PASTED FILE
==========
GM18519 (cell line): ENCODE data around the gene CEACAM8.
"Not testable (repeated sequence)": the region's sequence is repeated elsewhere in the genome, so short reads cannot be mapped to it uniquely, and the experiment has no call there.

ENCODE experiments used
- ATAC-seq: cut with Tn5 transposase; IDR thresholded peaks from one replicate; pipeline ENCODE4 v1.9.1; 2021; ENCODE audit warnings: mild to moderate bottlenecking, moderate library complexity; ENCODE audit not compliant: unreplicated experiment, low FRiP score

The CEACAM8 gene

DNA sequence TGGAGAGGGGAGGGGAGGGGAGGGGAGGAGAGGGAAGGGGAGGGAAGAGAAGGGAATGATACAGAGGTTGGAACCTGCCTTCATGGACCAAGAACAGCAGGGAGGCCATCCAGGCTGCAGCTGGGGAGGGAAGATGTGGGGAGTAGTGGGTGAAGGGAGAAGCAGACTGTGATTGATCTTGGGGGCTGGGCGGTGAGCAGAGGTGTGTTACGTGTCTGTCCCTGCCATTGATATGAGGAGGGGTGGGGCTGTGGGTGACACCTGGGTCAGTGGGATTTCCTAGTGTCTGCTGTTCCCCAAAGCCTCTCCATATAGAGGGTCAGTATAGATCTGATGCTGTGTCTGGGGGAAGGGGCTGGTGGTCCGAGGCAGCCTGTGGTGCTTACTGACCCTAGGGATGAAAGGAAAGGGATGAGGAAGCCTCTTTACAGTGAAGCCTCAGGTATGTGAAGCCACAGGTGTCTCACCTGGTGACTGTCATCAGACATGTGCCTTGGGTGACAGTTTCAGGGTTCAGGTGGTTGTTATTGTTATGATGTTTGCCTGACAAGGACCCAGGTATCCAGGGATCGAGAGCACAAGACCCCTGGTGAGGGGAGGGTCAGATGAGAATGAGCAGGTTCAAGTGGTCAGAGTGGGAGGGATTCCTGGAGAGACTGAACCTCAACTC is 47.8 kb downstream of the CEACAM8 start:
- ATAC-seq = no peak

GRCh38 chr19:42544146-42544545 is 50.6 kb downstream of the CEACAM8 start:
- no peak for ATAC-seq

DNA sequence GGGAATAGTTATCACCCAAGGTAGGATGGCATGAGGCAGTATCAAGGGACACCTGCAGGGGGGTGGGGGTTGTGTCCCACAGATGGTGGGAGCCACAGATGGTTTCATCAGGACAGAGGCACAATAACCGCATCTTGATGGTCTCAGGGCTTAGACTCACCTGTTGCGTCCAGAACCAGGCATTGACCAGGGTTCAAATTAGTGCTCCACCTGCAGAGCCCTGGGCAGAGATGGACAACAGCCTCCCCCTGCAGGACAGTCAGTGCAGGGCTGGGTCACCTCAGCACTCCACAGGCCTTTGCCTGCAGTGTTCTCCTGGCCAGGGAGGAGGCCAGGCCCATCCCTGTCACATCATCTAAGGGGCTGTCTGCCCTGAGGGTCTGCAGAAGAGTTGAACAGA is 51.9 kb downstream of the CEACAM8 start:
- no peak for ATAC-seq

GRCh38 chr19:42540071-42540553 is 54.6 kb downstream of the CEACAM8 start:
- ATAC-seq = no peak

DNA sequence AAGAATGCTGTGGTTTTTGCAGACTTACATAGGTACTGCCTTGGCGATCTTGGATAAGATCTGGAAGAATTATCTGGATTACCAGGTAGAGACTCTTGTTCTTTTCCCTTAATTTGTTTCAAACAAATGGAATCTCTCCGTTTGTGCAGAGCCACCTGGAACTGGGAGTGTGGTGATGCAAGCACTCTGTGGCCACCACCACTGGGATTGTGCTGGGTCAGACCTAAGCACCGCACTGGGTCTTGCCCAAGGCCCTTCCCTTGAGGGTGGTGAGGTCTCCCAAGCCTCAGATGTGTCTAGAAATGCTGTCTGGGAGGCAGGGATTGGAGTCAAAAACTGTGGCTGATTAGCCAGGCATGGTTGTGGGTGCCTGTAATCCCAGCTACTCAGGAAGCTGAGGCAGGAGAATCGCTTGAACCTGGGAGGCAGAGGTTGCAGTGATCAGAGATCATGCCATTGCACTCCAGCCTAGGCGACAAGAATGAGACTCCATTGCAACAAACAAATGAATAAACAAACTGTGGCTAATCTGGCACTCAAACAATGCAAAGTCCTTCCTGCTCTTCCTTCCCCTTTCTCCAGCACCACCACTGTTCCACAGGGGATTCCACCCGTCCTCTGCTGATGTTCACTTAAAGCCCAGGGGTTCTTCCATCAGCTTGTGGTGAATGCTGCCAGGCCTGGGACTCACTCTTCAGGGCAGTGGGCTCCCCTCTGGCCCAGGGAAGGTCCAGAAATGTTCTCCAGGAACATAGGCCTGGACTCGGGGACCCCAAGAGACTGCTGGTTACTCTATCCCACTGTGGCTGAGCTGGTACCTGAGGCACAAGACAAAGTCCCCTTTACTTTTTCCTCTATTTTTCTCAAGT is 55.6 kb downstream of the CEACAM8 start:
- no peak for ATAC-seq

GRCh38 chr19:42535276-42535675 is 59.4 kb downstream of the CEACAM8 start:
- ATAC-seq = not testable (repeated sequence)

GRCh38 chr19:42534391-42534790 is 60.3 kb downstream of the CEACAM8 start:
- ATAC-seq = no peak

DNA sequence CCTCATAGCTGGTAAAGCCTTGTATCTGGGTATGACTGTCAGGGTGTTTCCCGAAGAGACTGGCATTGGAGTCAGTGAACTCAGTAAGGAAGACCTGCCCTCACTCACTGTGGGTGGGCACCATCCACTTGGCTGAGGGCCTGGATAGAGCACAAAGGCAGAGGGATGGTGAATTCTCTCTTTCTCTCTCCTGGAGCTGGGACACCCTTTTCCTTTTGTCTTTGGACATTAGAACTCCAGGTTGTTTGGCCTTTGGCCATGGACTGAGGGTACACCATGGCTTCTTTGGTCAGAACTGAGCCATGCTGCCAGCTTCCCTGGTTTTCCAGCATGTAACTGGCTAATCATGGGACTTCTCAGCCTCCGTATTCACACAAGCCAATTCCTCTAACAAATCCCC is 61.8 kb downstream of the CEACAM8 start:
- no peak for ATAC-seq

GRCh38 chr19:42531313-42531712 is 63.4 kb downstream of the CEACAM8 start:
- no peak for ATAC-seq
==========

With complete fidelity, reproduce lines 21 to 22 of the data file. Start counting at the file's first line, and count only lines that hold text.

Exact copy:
- no peak for ATAC-seq

GRCh38 chr19:42531313-42531712 is 63.4 kb downstream of the CEACAM8 start: